Thursday 29 June 2017
Bright spotlight on Stockhausen’s humour
Lucas and Arthur Jussen were the major surprise in the closing performance of the Holland Festival proms in the Concertgebouw. This is how to play Stockhausen in the 21st century.
A ferociously difficult piece
After this, the interpretation of Karlheinz Stockhausen’s Mantra, given by the Jussen brothers, made a truly enormous impact. One cannot praise them highly enough for their guts in wanting to take on and perform this fiendishly difficult work, dating from 1970. It was an absolutely superb experience. The Concertgebouw was packed to the rafters with a mix of young and old, seasoned listeners and newcomers, and the audience was transfixed for 75 minutes by one of the most demanding pieces ever written for two pianos, percussion and electronics. Stockhausen sets out a musical obstacle course, with a surprising twist around every corner. It was quite enthralling that one’s thoughts were never for a second allowed to drift into any notions of dull and boring rhetoric during the Jussen brothers’ performance. They succeeded in plumbing the depths of the work’s theatricality, pianistic inventiveness and richness (a serialist entanglement of Bach, Debussy and Webern), while even shining a bright spotlight on Stockhausen’s sense of humour. Humour? Oh yes indeed! The moment when Lucas gave his brother Arthur ‘the finger’, at the end of the passage-work where they had been battling each other for who could play the highest notes, was one for the annals! This is the way to play Stockhausen in the twenty-first century. And – lo and behold – people really still enjoy it as well. Fantastic.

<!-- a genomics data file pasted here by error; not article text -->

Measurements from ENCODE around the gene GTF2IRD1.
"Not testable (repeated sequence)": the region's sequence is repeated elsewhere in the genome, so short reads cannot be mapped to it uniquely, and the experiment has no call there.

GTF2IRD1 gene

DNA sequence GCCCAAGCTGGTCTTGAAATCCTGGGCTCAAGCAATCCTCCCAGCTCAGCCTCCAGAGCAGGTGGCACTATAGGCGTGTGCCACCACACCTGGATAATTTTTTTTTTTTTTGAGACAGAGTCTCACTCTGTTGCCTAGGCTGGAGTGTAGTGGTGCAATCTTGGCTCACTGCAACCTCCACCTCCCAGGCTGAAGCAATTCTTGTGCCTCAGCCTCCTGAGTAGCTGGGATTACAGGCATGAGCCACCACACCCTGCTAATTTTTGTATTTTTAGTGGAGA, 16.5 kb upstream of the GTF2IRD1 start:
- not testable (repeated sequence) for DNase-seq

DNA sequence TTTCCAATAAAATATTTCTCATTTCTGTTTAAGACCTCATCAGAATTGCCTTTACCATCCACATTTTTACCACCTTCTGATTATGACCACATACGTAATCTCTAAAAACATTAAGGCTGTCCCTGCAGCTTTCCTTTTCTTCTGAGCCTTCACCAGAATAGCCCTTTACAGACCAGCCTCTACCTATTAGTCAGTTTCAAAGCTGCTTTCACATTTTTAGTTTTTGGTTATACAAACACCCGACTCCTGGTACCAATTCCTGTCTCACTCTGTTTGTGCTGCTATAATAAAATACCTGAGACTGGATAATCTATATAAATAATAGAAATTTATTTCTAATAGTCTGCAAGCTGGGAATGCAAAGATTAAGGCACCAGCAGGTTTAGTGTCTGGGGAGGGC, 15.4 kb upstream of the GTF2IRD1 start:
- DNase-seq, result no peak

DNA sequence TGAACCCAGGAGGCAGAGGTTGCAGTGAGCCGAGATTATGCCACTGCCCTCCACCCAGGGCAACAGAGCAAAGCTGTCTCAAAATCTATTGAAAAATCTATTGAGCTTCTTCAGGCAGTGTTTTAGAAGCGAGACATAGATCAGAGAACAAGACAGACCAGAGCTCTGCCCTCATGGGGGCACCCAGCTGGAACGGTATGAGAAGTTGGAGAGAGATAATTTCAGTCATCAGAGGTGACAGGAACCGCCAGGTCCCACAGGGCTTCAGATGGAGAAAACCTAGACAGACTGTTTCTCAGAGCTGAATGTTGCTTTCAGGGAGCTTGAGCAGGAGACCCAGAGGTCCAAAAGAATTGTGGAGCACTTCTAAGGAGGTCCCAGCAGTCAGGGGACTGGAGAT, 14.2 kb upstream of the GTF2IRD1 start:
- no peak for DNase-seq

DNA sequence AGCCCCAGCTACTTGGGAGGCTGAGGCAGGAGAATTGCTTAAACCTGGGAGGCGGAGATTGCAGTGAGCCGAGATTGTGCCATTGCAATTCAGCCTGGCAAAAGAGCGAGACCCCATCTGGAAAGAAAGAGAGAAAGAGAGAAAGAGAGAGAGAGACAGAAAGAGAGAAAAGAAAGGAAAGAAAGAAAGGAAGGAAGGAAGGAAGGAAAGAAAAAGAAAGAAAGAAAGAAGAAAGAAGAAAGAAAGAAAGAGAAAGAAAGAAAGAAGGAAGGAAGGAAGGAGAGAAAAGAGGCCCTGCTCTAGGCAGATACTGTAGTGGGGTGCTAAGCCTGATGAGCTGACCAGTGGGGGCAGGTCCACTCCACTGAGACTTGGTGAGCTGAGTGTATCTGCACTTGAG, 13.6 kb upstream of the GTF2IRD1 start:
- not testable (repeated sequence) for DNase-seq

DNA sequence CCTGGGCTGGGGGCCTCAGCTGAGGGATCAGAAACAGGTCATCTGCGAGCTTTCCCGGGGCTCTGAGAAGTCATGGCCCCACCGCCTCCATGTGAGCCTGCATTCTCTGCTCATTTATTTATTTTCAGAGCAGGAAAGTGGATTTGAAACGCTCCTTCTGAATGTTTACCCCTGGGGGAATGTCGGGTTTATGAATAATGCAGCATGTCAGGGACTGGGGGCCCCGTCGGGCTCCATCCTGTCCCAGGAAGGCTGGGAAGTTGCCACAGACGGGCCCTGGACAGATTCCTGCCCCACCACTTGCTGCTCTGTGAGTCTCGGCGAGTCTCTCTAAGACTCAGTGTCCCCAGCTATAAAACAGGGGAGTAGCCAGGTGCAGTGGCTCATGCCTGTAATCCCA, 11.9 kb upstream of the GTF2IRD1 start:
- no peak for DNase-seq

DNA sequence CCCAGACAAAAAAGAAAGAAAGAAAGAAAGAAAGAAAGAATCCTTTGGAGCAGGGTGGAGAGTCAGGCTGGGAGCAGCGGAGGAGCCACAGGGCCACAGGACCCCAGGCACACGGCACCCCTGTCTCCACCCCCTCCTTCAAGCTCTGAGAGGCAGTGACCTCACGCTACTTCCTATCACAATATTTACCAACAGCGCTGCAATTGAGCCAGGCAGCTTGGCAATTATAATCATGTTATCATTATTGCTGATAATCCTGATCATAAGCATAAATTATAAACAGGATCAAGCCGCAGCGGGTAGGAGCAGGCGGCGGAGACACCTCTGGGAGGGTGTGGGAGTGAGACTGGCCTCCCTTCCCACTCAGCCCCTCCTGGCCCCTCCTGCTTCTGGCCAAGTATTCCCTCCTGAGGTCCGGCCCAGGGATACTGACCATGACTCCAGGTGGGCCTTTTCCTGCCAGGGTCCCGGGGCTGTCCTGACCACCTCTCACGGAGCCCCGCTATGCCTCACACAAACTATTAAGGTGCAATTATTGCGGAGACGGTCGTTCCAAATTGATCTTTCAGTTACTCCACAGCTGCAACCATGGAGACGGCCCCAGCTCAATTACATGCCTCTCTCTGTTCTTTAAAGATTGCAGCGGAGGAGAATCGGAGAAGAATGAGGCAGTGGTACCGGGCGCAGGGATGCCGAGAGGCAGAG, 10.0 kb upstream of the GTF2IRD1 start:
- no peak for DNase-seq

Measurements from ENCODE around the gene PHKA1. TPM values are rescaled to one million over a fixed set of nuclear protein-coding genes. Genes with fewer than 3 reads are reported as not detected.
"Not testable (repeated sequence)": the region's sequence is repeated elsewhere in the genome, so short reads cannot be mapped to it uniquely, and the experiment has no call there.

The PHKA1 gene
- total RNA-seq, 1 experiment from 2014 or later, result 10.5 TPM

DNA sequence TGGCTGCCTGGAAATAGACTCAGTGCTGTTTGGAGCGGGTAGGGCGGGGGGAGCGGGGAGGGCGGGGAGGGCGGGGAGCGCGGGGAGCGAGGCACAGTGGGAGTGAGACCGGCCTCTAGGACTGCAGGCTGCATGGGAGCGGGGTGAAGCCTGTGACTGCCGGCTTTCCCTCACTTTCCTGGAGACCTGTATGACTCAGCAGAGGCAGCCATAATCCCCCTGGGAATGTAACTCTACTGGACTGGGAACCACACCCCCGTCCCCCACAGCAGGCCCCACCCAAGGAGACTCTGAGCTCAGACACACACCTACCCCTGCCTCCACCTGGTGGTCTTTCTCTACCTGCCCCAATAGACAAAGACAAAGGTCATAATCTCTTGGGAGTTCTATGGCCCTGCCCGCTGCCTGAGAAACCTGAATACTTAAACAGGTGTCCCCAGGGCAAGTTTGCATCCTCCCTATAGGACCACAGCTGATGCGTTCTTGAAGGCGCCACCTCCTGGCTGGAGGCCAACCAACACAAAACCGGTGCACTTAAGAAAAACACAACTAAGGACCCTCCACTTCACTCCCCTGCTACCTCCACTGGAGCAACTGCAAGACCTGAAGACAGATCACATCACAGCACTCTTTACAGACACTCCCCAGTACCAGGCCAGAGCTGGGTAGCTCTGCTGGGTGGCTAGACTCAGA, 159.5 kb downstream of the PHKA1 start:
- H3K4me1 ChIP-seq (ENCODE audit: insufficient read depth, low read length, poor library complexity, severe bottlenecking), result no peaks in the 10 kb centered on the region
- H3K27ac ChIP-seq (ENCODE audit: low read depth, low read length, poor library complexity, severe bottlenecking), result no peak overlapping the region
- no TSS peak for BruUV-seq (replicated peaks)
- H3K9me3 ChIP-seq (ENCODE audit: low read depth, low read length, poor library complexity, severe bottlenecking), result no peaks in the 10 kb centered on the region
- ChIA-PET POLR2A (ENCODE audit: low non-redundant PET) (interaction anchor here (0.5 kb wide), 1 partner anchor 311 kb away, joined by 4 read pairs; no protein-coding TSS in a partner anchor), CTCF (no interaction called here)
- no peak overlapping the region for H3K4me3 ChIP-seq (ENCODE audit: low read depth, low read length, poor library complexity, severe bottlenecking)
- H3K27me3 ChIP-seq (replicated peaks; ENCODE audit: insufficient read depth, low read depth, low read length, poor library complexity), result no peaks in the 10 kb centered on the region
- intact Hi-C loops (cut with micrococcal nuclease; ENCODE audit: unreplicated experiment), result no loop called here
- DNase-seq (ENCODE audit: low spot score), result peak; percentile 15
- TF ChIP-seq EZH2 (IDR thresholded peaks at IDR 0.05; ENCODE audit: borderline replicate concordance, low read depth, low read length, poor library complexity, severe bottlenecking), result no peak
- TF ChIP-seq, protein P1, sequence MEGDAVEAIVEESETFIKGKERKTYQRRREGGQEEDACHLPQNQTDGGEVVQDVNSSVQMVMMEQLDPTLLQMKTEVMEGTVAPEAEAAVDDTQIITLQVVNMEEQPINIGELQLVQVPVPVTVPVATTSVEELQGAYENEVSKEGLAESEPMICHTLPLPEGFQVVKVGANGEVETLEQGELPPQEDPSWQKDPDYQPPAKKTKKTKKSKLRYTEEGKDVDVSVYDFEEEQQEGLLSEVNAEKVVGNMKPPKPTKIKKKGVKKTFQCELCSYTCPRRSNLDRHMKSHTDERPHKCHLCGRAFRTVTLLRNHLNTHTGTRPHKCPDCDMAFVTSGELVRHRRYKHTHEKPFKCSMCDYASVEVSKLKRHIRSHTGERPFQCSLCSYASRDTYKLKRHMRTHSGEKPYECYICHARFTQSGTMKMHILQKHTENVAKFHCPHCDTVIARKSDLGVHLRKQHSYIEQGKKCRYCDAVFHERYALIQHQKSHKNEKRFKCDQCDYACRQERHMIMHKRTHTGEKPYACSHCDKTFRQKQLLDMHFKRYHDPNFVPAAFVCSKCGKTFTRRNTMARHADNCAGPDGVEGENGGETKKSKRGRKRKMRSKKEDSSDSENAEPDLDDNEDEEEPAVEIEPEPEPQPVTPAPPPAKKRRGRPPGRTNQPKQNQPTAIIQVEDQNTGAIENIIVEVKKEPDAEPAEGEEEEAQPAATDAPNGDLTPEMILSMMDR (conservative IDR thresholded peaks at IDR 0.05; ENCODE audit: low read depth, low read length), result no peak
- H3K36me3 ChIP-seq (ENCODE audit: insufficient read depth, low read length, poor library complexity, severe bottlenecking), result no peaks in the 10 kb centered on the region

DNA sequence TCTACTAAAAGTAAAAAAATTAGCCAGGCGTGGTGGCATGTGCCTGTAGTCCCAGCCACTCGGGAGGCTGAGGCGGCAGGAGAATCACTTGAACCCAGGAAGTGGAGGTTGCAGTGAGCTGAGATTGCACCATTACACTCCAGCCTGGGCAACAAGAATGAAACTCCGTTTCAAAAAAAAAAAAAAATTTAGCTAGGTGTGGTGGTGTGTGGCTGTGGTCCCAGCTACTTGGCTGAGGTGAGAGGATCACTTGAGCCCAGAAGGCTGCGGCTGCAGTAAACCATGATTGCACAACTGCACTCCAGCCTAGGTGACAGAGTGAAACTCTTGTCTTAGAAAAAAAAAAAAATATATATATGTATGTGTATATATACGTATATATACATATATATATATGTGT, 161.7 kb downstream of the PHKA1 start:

A highlight of the musical programming was the performance of Stockhausen’s Mantra by Lucas and Arthur Jussen, who had spent more than six months of hard labour getting to grips with the piece in preparation for performance. Their charisma, concentration and convincing piano playing achieved something that very few would have thought possible: a large audience thoroughly enjoying Stockhausen.
Erik Voermans / Het Parool, 26-6-2017